All the assessments and forms and checks and panels are only a means to an end. They can be all encompassing and dominate your life but it all begins when a child is placed.
"My ds learnt.... that everybody leaves. Eventually everybody leaves"
My ds can't bear goodbyes. He finds them so hard
I've said "all children do that" before, although I think I was saying that meltdowns etc aren't necessarily an attachment/adoption-related thing and that they shouldn't worry too much about it. It's probably come out wrong/been misconstrued though...
Sorry to anyone I've said that to.
That's decent of you to say that, curtains
Of course, adoptive parents aren't always clear about what is normal behaviour, what is our own poor parenting, what is attachment disorder, what is trauma, what is lasting damage from drugs or alcohol in utero... But I guess what is galling is any kind of implication that they are doing us a favour in letting us in on this knowledge because, not being 'real' parents ourselves, we can't work it out for ourselves...
I find myself getting quite snappy, cutting them off by pointing out that I have a birth child and an adopted child and I do know what I'm talking about. Which is not to say everything is different - but a lot is.
I would tell them that the grandparents may be a bit about adoption but once the LO is there in the flesh they will love him/her to bits.
No-one has said "all children do that" to me in a while though partly because I've stopped talking about it to non-adopters it. But I'd have a pretty easy response now as I'd just say "I'll let his teacher know. She can cancel the Educational Psychologist and play therapist she's recommended then"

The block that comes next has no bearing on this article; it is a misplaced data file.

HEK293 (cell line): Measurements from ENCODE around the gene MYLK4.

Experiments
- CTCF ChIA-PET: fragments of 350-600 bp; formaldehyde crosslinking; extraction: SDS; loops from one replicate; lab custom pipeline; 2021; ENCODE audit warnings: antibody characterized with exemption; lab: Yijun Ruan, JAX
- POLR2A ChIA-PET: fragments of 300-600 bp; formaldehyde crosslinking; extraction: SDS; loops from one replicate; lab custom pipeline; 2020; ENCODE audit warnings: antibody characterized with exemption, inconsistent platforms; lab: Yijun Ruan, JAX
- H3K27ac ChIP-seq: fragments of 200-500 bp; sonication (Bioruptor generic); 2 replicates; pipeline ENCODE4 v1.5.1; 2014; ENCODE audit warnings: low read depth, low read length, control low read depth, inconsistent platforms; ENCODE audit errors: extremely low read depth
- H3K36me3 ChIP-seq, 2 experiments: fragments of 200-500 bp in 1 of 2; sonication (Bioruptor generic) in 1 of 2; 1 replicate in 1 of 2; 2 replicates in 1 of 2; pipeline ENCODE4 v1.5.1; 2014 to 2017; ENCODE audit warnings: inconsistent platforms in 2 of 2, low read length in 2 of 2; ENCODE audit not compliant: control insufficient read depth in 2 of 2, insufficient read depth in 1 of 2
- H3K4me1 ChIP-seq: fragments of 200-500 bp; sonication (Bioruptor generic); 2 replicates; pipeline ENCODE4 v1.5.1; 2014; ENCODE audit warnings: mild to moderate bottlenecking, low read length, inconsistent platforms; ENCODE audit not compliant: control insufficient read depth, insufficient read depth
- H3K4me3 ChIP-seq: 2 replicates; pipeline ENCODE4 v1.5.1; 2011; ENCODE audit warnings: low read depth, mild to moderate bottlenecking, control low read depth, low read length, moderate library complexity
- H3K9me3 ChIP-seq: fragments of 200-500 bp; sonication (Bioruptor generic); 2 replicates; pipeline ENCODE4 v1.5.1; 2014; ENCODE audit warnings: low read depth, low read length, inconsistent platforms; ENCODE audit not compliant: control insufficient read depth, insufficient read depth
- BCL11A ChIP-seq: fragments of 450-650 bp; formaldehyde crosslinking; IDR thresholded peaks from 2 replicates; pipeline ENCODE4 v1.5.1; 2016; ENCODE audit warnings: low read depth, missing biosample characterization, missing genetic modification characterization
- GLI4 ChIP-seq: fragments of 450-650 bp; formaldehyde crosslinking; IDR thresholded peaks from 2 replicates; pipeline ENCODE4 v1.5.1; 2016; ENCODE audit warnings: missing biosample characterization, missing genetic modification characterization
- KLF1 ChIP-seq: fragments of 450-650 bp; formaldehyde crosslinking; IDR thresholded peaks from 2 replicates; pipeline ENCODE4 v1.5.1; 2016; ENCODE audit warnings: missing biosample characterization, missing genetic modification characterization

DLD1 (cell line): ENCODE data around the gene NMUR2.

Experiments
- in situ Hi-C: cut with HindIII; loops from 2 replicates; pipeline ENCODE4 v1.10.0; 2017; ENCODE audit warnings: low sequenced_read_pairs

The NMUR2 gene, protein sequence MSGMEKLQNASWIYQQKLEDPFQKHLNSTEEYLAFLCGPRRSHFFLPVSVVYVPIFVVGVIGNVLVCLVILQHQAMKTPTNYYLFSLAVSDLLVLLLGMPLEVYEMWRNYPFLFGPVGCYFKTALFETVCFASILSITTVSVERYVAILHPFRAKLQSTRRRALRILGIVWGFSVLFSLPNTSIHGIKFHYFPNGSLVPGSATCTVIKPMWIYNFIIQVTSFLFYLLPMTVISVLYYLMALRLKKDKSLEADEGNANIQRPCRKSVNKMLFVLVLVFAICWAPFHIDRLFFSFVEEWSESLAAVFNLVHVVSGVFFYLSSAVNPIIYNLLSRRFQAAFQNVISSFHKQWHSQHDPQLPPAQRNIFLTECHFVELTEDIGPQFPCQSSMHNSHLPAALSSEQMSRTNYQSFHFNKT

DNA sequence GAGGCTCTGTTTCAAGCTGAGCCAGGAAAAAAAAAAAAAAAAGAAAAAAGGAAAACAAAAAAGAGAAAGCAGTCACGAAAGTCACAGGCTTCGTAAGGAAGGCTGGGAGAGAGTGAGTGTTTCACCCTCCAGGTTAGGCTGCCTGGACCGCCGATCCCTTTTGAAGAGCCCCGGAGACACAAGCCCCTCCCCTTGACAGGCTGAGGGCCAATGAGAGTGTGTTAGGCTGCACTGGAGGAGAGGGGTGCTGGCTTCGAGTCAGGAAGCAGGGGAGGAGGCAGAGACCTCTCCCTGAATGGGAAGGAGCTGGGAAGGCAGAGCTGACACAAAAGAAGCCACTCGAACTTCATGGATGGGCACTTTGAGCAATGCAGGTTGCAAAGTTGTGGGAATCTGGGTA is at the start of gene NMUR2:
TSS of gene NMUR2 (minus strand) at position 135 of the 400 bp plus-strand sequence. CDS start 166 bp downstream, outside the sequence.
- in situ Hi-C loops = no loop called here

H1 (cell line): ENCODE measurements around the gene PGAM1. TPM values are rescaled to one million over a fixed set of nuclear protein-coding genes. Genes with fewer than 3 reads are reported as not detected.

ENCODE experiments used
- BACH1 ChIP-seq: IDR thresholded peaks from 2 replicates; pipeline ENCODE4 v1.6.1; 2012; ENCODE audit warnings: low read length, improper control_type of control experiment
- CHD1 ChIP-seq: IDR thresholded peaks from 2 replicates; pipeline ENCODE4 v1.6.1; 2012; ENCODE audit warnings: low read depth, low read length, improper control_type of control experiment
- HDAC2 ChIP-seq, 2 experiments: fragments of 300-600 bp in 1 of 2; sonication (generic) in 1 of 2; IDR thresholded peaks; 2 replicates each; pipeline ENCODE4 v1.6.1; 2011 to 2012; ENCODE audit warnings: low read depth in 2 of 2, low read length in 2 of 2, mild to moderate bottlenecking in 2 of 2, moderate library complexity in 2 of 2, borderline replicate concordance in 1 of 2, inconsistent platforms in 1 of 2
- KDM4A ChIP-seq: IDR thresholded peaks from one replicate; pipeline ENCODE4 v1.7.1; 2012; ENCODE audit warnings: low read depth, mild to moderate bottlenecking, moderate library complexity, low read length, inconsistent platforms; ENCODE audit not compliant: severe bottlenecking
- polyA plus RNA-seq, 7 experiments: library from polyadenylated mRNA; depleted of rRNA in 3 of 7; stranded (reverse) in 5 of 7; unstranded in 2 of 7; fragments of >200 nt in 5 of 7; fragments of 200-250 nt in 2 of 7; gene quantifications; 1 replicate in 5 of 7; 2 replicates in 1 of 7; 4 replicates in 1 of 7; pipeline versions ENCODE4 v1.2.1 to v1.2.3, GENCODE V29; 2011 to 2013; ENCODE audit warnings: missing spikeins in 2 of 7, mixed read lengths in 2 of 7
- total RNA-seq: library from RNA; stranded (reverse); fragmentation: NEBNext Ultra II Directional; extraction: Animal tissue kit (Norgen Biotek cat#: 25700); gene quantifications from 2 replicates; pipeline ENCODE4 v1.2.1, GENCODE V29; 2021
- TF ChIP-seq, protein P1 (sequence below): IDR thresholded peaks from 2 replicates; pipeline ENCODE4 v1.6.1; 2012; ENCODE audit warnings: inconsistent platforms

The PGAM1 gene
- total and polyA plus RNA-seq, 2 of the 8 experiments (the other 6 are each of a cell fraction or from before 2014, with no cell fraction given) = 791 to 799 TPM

But yes I agree, its the implication that we somehow aren't able to distinguish between "normal" behaviour and something that comes from a darker place. (To be fair sometimes you can't but on the whole I reckon I can).
When I explained to DS's teacher about his (to be fair very occasional) meltdowns when he was about 6 and tried to give her some advice about how to avoid them and how to handle them, she gave me that look with a sweet smile. You know that "all children do that and I'm a teacher I can handle it" look.
When he had the only meltdown he had all year, she had to call me to deal with it! She said she'd realised what I meant when I said that it wasn't a temper tantrum and that it came from a very different place. He looks like a terrified horse.
Click on the link in my first post will take you to my current
not very anonymous blog. I also did a blog about travelling to adopt DS which is at www.simplesite.com/journeytokaz but make a coffee if you plan to read it (or skim read it!) because I ended up away for 3 months!
I haven't read all of these posts, I will pop back, but Trafficjam, completely agree, basically everyone I talk to says 'oh all kids do that etc' argh
I don't think I've said all children do that ever but I've definitely compared my birth dd to adopted children when difficult behaviour is being discussed! Sorry one and all!
The more I learn about behaviour and the more I see that my son, who joined our family by adoption, does not display certain behaviours and sometimes my birth dd does, the more I understand that behaviour is language and often it is working out what they are saying and actually similar behaviour in kids can be saying different things!